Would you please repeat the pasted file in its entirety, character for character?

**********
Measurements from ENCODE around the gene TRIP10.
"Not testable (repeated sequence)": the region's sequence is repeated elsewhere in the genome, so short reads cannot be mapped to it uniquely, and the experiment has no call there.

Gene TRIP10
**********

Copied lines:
Measurements from ENCODE around the gene TRIP10.
"Not testable (repeated sequence)": the region's sequence is repeated elsewhere in the genome, so short reads cannot be mapped to it uniquely, and the experiment has no call there.

Gene TRIP10